The main advantage of a short link is that it is, in fact, short, and can be easily communicated and entered without error. To a very limited extent it may obscure the destination of the URL, though easily discoverable; this may be advantageous, disadvantageous, or irrelevant. A short link which expires, or can be terminated, has some security advantages.
If you don’t already have one, it is free to sign up for a account. With the account, you’ll be able to set up your customized short URL and view statistics on the customized short links that you create. You’ll need to verify your e-mail address before you can create a custom short domain.
You should give a try to our tool that lets you know if a specific keyword or username is already taken or not. CheckShortURL gives a complete analyze made on a bench of URL shortening services providing this alias option. Consider that any time you can include your targeted keywords, they show up in the SERPs, are bolded, stand out more, and in the meantime, are more user-friendly!
Some URL shorteners offer a time-limited service, which will expire after a specified period. Services available include an ordinary, easy-to-say word as the URL with a lifetime from 5 minutes up to 24 hours, creation of a URL which will expire on a specified date or after a specified period, creation of a very-short-lived URL of only 5 characters for typing into a smartphone, restriction by the creator of the total number of uses of the URL, and password protection. A Microsoft Security Brief recommends the creation of short-lived URLs, but for reasons explicitly of security rather than convenience.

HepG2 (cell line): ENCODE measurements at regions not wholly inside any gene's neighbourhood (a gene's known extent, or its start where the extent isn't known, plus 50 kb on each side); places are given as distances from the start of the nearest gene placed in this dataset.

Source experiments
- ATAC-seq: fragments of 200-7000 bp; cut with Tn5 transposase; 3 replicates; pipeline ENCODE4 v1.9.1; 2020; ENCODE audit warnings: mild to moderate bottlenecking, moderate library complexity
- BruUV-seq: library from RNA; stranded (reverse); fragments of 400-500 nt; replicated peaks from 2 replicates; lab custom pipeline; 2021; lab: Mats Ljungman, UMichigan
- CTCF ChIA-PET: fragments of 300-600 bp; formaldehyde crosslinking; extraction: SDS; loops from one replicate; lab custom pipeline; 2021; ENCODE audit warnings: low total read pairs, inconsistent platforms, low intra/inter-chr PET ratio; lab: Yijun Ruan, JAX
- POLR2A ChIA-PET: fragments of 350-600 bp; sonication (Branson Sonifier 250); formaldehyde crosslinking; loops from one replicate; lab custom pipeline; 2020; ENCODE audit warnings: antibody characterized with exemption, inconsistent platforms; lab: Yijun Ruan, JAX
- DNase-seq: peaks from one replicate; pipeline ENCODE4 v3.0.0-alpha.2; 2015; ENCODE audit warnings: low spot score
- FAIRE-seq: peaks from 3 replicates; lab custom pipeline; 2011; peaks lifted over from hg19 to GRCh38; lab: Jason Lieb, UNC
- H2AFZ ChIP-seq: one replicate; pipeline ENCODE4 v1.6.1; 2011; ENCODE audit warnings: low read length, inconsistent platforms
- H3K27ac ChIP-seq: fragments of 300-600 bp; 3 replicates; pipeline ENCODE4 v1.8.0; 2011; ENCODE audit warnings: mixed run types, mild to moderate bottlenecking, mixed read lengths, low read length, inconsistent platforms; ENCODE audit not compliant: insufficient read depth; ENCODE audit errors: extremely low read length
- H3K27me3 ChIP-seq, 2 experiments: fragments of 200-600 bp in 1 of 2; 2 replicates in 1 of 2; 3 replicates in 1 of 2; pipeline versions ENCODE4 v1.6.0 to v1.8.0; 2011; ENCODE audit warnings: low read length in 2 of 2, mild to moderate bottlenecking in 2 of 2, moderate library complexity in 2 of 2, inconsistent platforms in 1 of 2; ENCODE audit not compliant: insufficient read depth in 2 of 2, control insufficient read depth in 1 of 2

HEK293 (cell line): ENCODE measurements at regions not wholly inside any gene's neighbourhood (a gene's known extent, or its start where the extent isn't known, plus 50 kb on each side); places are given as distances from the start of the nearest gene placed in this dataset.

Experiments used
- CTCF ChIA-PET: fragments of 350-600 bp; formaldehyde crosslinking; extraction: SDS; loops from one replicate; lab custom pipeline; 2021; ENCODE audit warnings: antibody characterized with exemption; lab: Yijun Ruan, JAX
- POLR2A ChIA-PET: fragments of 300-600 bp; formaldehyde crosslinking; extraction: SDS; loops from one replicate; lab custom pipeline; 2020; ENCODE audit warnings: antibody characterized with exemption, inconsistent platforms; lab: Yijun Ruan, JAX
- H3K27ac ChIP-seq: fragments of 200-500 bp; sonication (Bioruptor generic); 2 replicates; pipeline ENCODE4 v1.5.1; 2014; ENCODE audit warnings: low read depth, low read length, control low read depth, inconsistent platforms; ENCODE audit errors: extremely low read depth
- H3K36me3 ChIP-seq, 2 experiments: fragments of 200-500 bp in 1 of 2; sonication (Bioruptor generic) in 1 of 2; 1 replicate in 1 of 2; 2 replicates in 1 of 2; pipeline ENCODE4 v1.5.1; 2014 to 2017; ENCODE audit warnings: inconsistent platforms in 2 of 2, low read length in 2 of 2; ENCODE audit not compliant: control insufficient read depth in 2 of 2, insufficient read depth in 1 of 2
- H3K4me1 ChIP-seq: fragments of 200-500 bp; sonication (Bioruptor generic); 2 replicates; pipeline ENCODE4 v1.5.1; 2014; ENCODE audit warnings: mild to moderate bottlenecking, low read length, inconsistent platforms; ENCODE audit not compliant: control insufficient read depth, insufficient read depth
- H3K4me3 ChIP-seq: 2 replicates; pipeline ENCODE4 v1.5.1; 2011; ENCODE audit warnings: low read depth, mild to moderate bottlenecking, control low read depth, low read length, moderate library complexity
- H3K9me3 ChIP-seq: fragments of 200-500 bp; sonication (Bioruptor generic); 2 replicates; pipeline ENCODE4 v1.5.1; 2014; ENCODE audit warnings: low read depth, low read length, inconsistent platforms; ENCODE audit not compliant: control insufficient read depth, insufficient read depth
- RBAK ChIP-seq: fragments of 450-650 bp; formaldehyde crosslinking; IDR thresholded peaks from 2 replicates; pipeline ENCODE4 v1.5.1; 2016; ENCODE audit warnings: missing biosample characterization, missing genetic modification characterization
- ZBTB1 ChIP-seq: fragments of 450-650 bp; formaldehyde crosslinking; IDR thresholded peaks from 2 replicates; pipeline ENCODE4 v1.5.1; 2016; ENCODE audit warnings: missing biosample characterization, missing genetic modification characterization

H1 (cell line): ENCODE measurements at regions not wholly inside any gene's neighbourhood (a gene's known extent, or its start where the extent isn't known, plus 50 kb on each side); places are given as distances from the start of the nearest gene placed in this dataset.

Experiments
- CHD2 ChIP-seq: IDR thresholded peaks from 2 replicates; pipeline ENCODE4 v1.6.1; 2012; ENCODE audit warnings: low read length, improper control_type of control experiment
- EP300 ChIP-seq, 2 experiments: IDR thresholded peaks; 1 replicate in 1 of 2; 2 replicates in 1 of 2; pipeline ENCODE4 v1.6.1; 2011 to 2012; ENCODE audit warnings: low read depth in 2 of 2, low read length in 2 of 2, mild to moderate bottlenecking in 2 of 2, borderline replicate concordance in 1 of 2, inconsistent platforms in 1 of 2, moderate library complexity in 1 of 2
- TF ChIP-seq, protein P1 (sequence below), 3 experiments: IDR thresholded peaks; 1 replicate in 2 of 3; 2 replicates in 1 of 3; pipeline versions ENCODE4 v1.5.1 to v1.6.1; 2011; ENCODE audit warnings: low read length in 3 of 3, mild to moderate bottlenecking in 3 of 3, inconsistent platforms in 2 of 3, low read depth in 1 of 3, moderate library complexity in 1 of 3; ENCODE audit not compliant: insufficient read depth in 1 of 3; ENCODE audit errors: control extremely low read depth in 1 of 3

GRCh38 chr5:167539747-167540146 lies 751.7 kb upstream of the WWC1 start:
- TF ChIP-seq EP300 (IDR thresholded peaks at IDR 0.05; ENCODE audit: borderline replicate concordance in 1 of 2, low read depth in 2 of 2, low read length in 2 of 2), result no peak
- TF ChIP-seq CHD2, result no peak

Other uses of URL shortening are to “beautify” a link, track clicks, or disguise the underlying address. Although disguising of the underlying address may be desired for legitimate business or personal reasons, it is open to abuse and for this reason, some URL shortening service providers have found themselves on spam blacklists, because of the use of their redirect services by sites trying to bypass those very same blacklists. Some websites prevent short, redirected URLs from being posted.
One service, tr.im, stopped generating short URLs in 2009, blaming a lack of revenue-generating mechanisms to cover costs and Twitter’s default use of the t shortener, and questioning whether other shortening services could be profitable from URL shortening in the longer term. It resumed for a time, then closed.